The Last Drop of Faith – Dried Out in Mystification
(Axiis Music) 2011
In modern times of velocity and shallowness, when ancient legends and beliefs seem to crumble into oblivion, it is always invigorating to see that not all hope is lost: RIUL DOAMNEI (“The Lady’s River” in Romanian) is an Italian black metal band that has been around since 1999, evoking by their name a more obscure and dramatic episode from the reign of Vlad Tepes (“Vlad the Impaler”, Prince of Wallachia): while under impending siege by the Ottomans, the Princess (Vlad’s wife) threw herself from the castle’s tower into the river beneath, unhesitatingly choosing death over a life in captivity. Locals named the river after her and now the legend flows on with RIUL DOAMNEI, a band that carry a very resolute message against all forms of bondage, quite bold in their anti-clerical attitude and admirable for an unrestricted approach of the (symphonic) black metal genre.
Their music compels the listener to step out of the frame of any categorization and just enjoy the variety of soundscapes incorporated: from furious or jerky guitar riffs to melodic solos, from the usual blast beats to surprising outbursts of death/thrash drumming, from majestically rich symphonic passages to eerie, ominous piano/synth lines and featuring rasping vocals in a range that spells harshness and loathing, well there’s something in there for every faction of the genre.
RIUL DOAMNEI’s latest release, FATIMA (2011), is the closing chapter of a conceptual trilogy on Christianity and the Church started with “Le Serpent Rouge” (2006) and “APOCRYPHAL” (2007). This time, by juxtaposing two apparently conflicting symbols (Our Lady of Fatima, respectively the apparitions of the Virgin Mary at Fatima – Portugal and her secret prophecies, versus Fatimah, the daughter of the Islamic prophet Muhammad, the epitome of compassion and purity), the album’s theme revolves around religious fanaticism, mystification and indoctrination, perversion under the veil of piety, and manipulation into ignorance, submission and fear. Musically, the opus comes with an extra treat for symphonic black metal fans: soothing, delicate female vocals that really live up to the evoked feminine characters and last, but not least, Sakis Tolis of ROTTING CHRIST lending his voice to a march-like track: “Of Misery and the Final Hope”.
Right from the start, one thing is (visually) clear about FATIMA: a complex artwork enhances the album’s message with illustrations provocative enough to enrage religious purists, but also to delight free-thinkers into meaningful contemplation. Deliberate mutation of classic symbols and insertion of incompatible items into the picture become the norm here, testing one’s perspicacity and opinion: the vividly blue “Hand of Fatima”, known as protection from the evil, now stretches its fingers into countless tentacles over a post-apocalyptic urban landscape under a “solar miracle” and a “mantle of stars” or simply hangs loose as a (black magic) chicken claw – still protective of an aborted fetus; clerics are caught in unorthodox moments of vice and alchemical practices, while other bizarre elements such as a proud Anubis statuette, the German Iron Cross, a mirror adorned with black feathers and even a bottle of Absinth assume their role in the monastic setting.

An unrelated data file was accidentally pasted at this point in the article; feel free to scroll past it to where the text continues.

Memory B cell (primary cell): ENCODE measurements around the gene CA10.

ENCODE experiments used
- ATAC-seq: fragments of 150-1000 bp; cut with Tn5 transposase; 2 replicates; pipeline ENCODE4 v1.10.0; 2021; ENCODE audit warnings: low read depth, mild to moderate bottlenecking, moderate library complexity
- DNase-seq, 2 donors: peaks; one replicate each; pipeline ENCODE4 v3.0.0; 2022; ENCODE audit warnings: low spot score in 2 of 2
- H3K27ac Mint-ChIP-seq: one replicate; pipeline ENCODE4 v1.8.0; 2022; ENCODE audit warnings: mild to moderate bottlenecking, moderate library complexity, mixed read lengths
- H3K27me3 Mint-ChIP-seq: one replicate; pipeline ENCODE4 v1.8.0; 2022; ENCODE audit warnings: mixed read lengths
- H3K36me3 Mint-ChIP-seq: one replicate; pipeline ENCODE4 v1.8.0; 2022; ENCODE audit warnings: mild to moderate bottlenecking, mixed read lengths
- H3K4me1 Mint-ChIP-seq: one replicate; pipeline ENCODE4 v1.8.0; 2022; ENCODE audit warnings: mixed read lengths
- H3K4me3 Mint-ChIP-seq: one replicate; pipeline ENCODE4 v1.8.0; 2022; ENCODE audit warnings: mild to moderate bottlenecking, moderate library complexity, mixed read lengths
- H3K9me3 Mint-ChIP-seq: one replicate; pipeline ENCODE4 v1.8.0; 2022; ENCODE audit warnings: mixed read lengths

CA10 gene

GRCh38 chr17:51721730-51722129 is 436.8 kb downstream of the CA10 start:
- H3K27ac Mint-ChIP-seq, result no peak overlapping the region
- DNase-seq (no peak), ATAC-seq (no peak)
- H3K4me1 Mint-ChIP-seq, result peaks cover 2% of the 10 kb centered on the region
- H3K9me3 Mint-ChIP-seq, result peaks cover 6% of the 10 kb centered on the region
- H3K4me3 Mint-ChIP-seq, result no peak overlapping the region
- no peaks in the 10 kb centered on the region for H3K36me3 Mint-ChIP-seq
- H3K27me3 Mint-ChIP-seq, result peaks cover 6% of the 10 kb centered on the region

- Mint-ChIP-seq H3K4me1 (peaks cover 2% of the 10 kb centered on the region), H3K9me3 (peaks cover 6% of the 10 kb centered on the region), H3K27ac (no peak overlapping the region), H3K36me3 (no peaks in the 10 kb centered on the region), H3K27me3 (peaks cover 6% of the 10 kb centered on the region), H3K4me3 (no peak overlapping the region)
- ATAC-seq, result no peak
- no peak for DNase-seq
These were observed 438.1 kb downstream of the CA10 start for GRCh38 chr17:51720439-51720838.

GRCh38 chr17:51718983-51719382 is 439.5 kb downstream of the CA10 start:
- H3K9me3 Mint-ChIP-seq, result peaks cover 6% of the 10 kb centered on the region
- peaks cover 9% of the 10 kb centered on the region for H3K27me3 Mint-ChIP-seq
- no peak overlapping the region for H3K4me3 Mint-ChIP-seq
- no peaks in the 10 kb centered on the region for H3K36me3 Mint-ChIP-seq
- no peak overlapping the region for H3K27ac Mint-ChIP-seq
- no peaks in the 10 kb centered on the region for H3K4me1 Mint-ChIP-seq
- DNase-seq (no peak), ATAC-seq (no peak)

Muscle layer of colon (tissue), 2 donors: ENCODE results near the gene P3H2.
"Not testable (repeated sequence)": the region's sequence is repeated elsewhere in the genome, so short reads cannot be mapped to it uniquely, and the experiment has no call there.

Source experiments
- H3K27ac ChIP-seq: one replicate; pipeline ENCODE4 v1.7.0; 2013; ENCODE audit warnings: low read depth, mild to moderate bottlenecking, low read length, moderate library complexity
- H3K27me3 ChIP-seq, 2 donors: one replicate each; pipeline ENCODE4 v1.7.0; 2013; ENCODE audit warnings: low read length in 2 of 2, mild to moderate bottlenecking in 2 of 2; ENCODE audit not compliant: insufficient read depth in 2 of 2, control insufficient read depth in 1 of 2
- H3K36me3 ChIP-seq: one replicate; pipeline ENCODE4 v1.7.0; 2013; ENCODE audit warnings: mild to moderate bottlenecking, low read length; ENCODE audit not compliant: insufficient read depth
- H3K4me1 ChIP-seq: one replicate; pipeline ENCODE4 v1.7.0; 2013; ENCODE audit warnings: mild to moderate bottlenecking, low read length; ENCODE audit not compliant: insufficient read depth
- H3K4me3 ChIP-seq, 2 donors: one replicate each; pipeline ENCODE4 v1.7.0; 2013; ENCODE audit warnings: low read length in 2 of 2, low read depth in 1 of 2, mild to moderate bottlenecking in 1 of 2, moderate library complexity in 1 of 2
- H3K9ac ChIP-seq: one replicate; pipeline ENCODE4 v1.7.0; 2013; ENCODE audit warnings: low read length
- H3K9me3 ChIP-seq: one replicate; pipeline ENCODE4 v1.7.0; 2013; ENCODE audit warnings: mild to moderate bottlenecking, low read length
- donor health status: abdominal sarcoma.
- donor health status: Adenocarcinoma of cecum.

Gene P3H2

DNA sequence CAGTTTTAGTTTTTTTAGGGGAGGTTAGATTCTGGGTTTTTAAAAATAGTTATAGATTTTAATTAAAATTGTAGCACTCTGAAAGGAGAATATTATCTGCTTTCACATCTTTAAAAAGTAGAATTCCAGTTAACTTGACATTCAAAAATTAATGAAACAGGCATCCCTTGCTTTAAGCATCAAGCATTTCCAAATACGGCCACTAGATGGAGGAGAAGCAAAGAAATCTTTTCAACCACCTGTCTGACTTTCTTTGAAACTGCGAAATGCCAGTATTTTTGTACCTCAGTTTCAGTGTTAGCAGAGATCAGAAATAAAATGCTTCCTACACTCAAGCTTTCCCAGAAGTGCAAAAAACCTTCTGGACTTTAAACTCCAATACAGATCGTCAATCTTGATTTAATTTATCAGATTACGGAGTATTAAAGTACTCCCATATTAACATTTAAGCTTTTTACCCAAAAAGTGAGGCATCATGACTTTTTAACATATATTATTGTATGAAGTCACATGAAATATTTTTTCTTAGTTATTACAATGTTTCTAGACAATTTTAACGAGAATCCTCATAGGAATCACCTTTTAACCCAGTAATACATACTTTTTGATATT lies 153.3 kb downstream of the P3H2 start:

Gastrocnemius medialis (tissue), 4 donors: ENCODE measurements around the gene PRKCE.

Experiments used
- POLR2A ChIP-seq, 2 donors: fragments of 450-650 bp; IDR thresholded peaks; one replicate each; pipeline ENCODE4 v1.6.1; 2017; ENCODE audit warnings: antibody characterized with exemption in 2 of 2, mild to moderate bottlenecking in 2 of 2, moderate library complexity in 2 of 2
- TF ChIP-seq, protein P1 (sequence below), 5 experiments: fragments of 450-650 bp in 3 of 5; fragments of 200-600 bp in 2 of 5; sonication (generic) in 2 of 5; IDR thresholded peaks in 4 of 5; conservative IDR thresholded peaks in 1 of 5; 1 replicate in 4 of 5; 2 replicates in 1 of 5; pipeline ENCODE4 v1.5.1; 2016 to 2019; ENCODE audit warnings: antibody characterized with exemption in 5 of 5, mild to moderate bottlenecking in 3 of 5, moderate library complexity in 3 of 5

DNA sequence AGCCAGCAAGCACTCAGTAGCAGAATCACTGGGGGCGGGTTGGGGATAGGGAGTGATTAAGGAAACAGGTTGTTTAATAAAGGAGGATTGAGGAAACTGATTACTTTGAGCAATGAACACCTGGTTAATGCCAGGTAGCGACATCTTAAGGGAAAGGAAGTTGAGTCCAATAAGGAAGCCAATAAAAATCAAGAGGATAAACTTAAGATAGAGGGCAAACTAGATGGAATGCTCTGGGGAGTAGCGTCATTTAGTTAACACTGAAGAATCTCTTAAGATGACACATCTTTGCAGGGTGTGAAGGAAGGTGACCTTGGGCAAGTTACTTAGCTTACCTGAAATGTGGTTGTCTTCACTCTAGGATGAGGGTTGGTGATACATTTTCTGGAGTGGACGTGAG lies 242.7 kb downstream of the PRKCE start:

Interestingly enough, the album’s structure appears to be tributary to both Christianity and Islam, revealing striking similarities rather than differences: there are 12 songs just like the twelve Apostles of Jesus or the twelve spiritual successors (imams) to Muhammad, the Prophet of Islam. After the opening with “13th Oct. 1917, Miracle and Apocalypse”, each further song on the album picks up from a motif already present in the previous one, building a chained story mood very suggestive for a 12-ring-chain or a rosary with 12 beads as symbols of spiritual and physical bondage and (self-)delusion: “Bestiary of Christ” – sacrifice defiled into brainwashing, “Sodoma Convent” – pedophilia in the bosom of the Church, “Portrait of A Collective Hallucinosis” – maddening whispering of prayers, “Stigmatized Under Marian Grace” – deviant adulation resulting from (self-)deprivation; “Of Misery and the Final Hope” – abandonment of will, “Greenglow Which Filters Through – Near Abduction Experience” – absinth-induced conversion, “Altered States of Perception” – deep trance, “The Fourth Secret” – nightmarish revelation of the Truth, “Propagande” – mobilization for the preservation of control, “Transuding Statue Phenomena” – impure devotion and “The Fourth Daughter” – the bloodline of Muhammad, a bright light in the nocturnal darkness prophesized in Fatima’s secrets as The End.
While each of the songs has something unique about it, making it impossible to prefer one over the other, I will only point out as personal highlights: “Sodoma Convent” for the variation of rhythm and the lyrical content, “The Fourth Secret” – especially for the introductive part that sends out so much sadness, “Propagande” for featuring a fragment of the actual Oath of the SS in parallel to a Papal Mass to reinforce the message of enslavement, plus the splendid tunes in the end (synth and guitar), and “Transuding Statue Phenomena” for the disturbing metaphors, the thrash influence and the contagiously weird piano passage in the middle.
If you’re still thinking that your faith is unshakeable, I highly recommend giving FATIMA an active listening. It will surely expand your horizons.
Also check them out at http://www.facebook.com/pages/RIUL-DOAMNEI/59023913710.